Thread: Jordan Normal Form quick help!!!

1. Jordan Normal Form quick help!!!

I have two matricies A and B:

$A=\left[\begin{array}{ccc}
0 & 0 & 1\\
1 & 0 & -3\\
0 & 1 & 3\end{array}\right]$
$B=\left[\begin{array}{ccccc} 3 & 1 & 0 & 1 & -2\\
1 & 3 & -1 & 0 & 1\\
-1 & -1 & 4 & 3 & -3\\
1 & 1 & -1 & 2 & 1\\
-2 & -2 & 2 & 2 & 1\end{array}\right]
$

which I need to put in Jordan Normal Form:

$J_{A}=\left[\begin{array}{ccc}
-1 & 0 & 0\\
0 & 1 & 1\\
0 & 0 & 1\end{array}\right]$
$J_{B}=\left[\begin{array}{ccccc}
2 & 1 & 0 & 0 & 0\\
0 & 2 & 0 & 0 & 0\\
0 & 0 & 3 & 1 & 0\\
0 & 0 & 0 & 3 & 1\\
0 & 0 & 0 & 0 & 3\end{array}\right]$

(Not sure if I got this right)

and then (my biggest problem) construct matrices S an T so that
$S^{-1}AS=J_{A}$ and $T^{-1}BT=J_{B}$ (I know th significance, but I'm not sure how to construct these matricies.)

2. Originally Posted by realpart1/2
I have two matricies A and B:

$A=\left[\begin{array}{ccc}
0 & 0 & 1\\
1 & 0 & -3\\
0 & 1 & 3\end{array}\right]$
$B=\left[\begin{array}{ccccc} 3 & 1 & 0 & 1 & -2\\
1 & 3 & -1 & 0 & 1\\
-1 & -1 & 4 & 3 & -3\\
1 & 1 & -1 & 2 & 1\\
-2 & -2 & 2 & 2 & 1\end{array}\right]
$

which I need to put in Jordan Normal Form:

$J_{A}=\left[\begin{array}{ccc}
-1 & 0 & 0\\
0 & 1 & 1\\
0 & 0 & 1\end{array}\right]$
$J_{B}=\left[\begin{array}{ccccc}
2 & 1 & 0 & 0 & 0\\
0 & 2 & 0 & 0 & 0\\
0 & 0 & 3 & 1 & 0\\
0 & 0 & 0 & 3 & 1\\
0 & 0 & 0 & 0 & 3\end{array}\right]$

(Not sure if I got this right)

and then (my biggest problem) construct matrices S an T so that
$S^{-1}AS=J_{A}$ and $T^{-1}BT=J_{B}$ (I know th significance, but I'm not sure how to construct these matricies.)
Can you do $A$? From what I can understand, you manage to get to the Jordan form but you can't find the base change matrices?

What are you able to do:

Can you find the eigenvalues?
Do you know the definition of generalized eigenspaces?
From the definition you should be able to find a basis for the generalized eigenspaces corresponding to the eigenvalues -1 and 1.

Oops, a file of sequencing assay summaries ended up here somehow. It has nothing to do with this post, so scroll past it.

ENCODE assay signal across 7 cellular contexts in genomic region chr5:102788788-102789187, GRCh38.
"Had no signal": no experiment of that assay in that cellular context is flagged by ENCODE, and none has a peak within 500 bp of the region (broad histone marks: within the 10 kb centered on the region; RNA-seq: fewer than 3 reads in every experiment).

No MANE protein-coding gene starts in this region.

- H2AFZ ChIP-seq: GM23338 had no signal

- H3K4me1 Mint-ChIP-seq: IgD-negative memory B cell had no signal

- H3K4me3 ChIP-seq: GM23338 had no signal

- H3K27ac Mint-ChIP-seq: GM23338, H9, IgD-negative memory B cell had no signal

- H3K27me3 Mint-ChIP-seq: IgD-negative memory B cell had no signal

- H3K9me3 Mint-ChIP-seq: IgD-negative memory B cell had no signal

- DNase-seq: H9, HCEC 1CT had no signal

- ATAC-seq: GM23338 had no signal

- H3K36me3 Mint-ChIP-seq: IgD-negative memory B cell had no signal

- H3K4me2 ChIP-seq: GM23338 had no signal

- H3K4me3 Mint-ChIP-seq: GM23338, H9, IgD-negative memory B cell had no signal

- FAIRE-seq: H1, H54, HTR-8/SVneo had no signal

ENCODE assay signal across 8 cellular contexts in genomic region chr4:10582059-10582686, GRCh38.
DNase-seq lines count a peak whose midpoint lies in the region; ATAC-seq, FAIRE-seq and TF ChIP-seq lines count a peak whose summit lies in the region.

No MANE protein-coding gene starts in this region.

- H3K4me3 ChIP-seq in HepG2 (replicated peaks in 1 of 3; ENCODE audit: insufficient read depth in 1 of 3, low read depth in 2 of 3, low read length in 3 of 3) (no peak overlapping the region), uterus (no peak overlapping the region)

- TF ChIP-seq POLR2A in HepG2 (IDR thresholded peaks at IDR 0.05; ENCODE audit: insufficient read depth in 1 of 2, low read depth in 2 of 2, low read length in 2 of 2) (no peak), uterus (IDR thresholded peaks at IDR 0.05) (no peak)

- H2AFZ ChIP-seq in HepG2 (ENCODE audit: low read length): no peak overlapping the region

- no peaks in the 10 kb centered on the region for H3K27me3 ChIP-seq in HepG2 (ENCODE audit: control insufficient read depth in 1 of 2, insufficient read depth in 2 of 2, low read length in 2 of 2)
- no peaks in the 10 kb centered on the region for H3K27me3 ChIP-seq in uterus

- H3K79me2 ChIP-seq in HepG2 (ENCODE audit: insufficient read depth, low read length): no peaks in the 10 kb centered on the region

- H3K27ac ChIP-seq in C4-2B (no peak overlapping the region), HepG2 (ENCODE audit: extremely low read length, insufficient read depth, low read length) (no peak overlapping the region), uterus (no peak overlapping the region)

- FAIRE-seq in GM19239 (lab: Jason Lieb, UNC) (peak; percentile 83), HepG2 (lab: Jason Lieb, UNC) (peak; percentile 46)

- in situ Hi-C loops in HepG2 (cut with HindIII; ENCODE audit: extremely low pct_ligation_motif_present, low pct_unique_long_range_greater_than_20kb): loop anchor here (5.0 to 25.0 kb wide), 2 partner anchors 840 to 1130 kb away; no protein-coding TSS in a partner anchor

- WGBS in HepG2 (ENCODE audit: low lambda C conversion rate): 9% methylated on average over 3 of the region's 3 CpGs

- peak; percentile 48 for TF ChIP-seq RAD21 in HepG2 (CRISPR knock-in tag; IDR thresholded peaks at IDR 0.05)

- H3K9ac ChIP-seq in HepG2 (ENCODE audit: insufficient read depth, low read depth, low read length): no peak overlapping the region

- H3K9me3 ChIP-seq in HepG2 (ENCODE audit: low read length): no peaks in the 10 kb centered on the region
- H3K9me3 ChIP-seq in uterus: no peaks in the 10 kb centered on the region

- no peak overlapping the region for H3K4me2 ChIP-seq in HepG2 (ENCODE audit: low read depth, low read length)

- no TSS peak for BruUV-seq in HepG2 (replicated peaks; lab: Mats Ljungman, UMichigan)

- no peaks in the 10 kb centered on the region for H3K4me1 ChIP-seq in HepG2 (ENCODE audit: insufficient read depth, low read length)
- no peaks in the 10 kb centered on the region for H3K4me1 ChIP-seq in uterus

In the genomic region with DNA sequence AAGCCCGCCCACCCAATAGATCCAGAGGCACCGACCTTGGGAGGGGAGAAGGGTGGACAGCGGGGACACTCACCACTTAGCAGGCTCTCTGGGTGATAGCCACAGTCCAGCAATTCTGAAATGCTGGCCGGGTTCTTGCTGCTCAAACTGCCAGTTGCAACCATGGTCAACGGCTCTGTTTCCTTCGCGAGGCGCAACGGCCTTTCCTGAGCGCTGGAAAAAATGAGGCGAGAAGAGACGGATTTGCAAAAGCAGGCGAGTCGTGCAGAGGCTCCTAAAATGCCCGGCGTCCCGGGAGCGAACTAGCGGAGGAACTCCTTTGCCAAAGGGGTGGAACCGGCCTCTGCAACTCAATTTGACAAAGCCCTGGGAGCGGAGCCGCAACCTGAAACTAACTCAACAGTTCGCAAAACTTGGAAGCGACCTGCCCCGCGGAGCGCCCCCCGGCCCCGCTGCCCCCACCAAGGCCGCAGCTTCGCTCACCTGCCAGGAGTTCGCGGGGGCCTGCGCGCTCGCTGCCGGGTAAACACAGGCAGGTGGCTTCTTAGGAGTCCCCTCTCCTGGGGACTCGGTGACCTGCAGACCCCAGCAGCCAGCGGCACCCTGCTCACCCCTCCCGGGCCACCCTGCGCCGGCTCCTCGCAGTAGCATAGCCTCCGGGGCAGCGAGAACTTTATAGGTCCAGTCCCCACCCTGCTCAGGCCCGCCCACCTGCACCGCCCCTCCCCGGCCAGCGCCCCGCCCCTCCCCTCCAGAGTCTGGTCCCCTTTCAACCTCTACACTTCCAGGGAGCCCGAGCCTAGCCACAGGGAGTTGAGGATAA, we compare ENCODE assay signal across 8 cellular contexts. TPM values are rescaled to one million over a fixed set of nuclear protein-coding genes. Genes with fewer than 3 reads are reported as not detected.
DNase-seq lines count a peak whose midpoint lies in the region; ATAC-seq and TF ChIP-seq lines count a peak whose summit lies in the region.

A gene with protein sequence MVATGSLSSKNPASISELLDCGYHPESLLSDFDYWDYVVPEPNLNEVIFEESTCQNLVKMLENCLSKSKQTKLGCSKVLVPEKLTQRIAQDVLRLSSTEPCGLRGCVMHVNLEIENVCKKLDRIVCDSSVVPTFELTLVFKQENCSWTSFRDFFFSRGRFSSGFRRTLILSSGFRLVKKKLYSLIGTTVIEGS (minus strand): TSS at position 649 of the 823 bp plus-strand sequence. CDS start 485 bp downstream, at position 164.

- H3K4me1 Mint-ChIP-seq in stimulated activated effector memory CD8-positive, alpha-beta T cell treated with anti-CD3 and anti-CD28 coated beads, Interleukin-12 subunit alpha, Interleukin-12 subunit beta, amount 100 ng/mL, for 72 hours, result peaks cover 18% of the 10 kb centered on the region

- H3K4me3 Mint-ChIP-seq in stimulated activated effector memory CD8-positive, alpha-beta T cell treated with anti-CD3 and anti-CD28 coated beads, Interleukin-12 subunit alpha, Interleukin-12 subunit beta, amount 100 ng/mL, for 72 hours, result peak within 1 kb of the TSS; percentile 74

You have to say where you are stuck precisely.

3. I got the Eigenvalues by using the respective characteristic polynomials of A and B, and as far as I understood, the Jordan form is made by putting the eigenvalues on the diagonal, keeping the identical values together and adding 1's in-between. The rest was never fully explained. I know what the inverse matrices around A and B are supposed to do but not how to construct them (If I'm right, their existence somehow defines the Jordan form).

4. The Jordan form you have for A is wrong.

$
A=\left[\begin{array}{ccc}
0 & 0 & 1\\
1 & 0 & -3\\
0 & 1 & 3\end{array}\right]
$

Characteristic polynomial :

$
f(t)=\mbox{det }\left[\begin{array}{ccc}
-t& 0 & 1\\
1 & -t & -3\\
0 & 1 & 3-t\end{array}\right] = t^2(3-t)+1-3t = -(t-1)^3
$

So 1 is the only eigenvalue. You will have

$K_1 = \mbox{Kernel }(A-I)^3 = \mbox{Kernel }\left[\begin{array}{ccc}
-1& 0 & 1\\
1 & -1 & -3\\
0 & 1 & 2\end{array}\right]^3=\mbox{Kernel }\left[
\begin{array}{lll}
-1 & 0 & 1 \\
1 & -1 & -27 \\
0 & 1 & -1
\end{array}
\right]$

Now find a vector $v$ in the kernel such that $(A-I)^2v, (A-I)v$ are nonzero. Your basis for $K_1$ will be given by $\{(A-I)^2v, (A-I)v, v\}$.